While step is capable of much more than just automating browsers, this is a popular use of the platform and an good way to get your feet in the water. We’ll use Selenium, Chrome and ChromeDriver as our toolkit of choice here, but keep in mind that you could achieve similar results using other browsers or even a different runtime such as step’s Node.JS agent and Pupeteer to interact with Chrome.
Eclipse, IntelliJ or any other Maven-enabled Java IDE installed
For interacting with Chrome, a compatible version of ChromeDriver must be installed. Please check your local version of Chrome and refer to the following page in order to download the right driver version. As you can see from the following figure, since v73, a new version of the driver is provided with each major release:
Make sure to unzip the chromedriver binary into a proper installation folder and add this folder to yoour system’s PATH variable. If you cannot add it to the system’s PATH, remember the path to the chromedriver binary as we’ll need to set it in our project explicitly.
Project initialization with Git
If you’re already familiar with tools such as Git, Maven, JUnit and Eclipse, you can go ahead and clone our samples project right away:
The samples discussed in this guide are contained in the maven project demo-selenium-keyword located in the folder step-samples\keywords\java.
Creating a maven project
If you’re interesting in a step-by-step initialization of a step project with Eclipse and Maven, this section will be relevant, otherwise just skip to the description of the keyword’s code.
You can download Eclipse here which should be shipped by default with Maven. If you’re already familiar with Maven, just move on to the next sub-section.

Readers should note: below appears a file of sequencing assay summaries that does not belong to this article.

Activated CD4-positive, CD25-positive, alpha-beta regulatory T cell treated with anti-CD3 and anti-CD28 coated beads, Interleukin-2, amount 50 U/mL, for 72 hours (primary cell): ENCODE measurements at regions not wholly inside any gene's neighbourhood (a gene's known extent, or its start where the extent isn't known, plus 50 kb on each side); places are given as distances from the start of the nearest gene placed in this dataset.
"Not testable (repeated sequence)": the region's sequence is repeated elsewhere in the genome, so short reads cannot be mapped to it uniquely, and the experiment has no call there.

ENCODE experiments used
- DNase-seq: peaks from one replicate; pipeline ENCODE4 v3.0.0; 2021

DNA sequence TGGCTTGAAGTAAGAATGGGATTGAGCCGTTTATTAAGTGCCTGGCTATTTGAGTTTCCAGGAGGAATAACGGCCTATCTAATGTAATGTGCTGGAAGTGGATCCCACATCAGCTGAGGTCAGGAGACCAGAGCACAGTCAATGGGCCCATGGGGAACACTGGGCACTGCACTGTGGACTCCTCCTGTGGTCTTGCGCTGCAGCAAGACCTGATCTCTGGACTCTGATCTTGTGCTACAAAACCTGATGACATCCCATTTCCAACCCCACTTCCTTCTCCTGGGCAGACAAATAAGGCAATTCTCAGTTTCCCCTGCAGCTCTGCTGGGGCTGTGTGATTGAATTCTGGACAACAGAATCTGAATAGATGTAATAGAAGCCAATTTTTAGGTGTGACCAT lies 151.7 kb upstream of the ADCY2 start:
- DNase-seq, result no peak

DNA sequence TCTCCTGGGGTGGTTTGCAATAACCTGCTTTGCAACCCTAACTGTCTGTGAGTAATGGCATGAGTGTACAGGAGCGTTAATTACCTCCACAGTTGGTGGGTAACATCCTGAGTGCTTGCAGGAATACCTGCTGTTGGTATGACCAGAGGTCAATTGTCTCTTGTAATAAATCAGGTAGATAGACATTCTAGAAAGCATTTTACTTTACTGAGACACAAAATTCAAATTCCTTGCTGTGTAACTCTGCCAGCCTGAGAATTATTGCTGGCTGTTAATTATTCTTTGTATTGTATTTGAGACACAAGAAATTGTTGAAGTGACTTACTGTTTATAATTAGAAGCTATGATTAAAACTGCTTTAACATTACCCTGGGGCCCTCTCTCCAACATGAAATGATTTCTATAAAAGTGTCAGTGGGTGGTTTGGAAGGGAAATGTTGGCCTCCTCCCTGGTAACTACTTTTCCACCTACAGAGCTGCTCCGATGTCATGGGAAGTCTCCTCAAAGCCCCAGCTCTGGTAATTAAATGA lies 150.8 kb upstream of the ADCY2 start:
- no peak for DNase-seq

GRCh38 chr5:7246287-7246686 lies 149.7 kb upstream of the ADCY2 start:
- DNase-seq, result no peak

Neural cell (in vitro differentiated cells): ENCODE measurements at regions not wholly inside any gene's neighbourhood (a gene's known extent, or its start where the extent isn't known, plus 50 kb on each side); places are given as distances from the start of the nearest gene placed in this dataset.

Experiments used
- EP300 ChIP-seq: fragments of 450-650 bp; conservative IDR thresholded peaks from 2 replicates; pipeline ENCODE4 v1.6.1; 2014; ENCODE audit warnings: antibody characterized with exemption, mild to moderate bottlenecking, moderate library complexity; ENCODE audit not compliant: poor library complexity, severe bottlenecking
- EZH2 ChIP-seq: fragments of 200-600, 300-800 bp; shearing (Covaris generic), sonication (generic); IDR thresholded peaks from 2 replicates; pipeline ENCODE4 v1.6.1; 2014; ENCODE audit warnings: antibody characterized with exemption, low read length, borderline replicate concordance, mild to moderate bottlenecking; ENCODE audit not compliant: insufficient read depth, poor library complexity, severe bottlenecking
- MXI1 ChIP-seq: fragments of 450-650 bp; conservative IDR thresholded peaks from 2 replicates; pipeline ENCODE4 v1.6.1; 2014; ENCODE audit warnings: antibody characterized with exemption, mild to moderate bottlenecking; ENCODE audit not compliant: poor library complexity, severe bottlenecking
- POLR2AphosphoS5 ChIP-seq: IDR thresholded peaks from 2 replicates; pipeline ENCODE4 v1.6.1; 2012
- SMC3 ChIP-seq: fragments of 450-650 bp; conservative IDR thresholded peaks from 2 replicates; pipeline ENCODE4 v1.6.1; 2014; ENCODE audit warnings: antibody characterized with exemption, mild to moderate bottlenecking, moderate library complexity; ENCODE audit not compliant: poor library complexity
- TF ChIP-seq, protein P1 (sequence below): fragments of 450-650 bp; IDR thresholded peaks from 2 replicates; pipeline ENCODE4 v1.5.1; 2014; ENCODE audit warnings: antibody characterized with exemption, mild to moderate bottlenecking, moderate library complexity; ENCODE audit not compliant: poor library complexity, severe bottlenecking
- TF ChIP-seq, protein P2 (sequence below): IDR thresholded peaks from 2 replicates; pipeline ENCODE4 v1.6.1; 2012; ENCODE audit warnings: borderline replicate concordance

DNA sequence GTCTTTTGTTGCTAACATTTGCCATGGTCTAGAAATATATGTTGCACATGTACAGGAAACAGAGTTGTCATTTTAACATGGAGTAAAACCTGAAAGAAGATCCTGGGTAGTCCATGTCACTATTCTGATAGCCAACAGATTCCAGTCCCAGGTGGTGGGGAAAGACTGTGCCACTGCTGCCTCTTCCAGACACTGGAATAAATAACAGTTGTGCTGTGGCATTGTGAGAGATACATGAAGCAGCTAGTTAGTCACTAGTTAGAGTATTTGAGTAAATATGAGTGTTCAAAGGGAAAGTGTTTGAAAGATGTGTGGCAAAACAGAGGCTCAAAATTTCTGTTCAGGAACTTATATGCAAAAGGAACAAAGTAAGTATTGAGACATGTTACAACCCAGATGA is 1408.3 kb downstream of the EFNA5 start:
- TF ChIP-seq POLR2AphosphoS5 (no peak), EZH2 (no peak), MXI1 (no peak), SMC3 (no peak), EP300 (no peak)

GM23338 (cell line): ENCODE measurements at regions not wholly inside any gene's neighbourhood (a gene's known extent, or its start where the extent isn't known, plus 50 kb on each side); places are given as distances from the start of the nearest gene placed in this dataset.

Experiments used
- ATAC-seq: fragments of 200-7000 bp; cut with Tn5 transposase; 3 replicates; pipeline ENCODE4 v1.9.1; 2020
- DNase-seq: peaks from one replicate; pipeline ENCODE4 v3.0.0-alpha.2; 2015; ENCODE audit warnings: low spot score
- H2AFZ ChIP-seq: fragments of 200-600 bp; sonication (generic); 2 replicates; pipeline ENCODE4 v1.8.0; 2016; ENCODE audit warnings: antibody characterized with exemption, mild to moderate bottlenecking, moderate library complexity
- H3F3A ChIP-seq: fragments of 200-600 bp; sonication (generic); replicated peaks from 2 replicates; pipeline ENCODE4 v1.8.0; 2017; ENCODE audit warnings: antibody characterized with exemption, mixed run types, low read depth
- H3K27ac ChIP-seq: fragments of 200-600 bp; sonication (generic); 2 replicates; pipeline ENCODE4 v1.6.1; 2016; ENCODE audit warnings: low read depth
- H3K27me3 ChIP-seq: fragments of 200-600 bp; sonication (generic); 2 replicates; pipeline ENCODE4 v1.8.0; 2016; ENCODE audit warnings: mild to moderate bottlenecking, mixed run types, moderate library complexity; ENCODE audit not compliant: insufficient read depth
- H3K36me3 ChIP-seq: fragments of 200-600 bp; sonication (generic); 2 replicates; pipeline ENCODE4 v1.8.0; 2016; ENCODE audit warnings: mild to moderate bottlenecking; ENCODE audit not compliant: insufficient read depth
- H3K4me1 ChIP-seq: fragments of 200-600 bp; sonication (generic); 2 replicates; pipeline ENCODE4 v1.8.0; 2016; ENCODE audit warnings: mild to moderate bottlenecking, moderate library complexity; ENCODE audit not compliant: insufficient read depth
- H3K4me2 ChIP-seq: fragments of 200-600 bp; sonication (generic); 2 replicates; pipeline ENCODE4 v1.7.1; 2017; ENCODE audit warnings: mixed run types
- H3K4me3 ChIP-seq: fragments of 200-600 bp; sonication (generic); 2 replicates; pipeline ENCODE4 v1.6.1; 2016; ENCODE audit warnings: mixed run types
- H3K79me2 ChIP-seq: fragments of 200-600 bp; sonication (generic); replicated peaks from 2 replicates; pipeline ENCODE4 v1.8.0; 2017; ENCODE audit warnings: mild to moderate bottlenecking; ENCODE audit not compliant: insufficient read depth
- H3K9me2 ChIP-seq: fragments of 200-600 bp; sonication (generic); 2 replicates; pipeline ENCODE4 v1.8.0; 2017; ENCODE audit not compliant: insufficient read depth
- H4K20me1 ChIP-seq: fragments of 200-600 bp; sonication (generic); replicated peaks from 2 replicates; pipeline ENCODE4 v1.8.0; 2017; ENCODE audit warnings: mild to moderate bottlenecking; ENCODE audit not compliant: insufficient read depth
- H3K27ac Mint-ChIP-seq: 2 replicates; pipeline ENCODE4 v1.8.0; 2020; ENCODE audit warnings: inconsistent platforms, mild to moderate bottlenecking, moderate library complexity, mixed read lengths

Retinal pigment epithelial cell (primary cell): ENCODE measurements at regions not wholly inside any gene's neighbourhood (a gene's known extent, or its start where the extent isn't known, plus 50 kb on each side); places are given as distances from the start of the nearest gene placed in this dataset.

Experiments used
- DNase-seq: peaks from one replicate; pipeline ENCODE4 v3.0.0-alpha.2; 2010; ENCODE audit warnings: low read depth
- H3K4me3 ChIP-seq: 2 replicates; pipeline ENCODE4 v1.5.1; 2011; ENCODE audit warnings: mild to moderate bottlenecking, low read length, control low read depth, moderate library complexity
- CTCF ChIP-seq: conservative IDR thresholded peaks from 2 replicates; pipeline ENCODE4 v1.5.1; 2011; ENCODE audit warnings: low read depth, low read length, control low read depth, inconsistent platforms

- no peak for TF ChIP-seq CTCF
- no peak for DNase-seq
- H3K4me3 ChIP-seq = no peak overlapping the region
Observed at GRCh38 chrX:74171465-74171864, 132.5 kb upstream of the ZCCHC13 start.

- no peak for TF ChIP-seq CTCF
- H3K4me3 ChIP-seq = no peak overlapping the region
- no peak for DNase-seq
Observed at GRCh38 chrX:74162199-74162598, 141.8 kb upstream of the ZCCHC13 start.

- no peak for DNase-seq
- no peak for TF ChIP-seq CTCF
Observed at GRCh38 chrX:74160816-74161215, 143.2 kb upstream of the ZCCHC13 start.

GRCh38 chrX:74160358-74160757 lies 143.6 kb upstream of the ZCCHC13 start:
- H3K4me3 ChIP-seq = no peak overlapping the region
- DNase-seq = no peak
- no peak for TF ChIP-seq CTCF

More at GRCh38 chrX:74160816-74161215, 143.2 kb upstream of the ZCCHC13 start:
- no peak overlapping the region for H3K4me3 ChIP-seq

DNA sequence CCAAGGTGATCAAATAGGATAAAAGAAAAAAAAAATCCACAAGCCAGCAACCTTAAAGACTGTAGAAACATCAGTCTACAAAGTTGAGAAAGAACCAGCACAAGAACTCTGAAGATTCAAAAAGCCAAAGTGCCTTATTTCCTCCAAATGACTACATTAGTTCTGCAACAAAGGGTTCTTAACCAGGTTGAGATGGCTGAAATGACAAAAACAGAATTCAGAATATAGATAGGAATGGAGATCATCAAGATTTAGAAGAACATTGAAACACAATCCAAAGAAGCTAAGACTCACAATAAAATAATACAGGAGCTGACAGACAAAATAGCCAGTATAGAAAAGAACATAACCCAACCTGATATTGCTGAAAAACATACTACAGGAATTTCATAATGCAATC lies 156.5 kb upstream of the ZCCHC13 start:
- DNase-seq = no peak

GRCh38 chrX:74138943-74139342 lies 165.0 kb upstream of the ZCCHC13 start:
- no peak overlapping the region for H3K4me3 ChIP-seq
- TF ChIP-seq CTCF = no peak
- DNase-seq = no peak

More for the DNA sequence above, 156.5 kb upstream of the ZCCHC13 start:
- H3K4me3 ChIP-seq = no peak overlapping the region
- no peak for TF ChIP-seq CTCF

Click File -> New -> Other… -> Choose Maven Project from the list
Check the Create a simple artefact checkbox then click Next
Enter ch.exense.step.examples as a Group Id and demo-selenium-keyword as Artefact Id then click Next
A project will appear in your Project Explorer, along with several sub-folders and a pom.xml file in which dependencies and other project properties will be managed.
Make sure that JDK 8 is installed as your default Java environment (Windows -> Preferences -> Java -> Installed JREs) and that your project is configured to use it (Right click on project -> Properties -> Java Build Path -> Libraries).
step & Selenium dependencies need to be added to the maven project’s pom.xml:
Step supports different packaging alternatives. Here, we will opt to package our keyword code as an uber jar via maven’s share plugin by adding the following snippet to our maven project’s pom.xml file:
Let’s now create a class called ChromeKeywords in the src/main/java folder of our project. This class will contain our automation code. In order to comply with step’s API and benefit from its services and features, in Java, Keyword classes will need to satisfy a couple of requirements:
In order to communicate with step, the class will extend the AbstractKeyword superclass.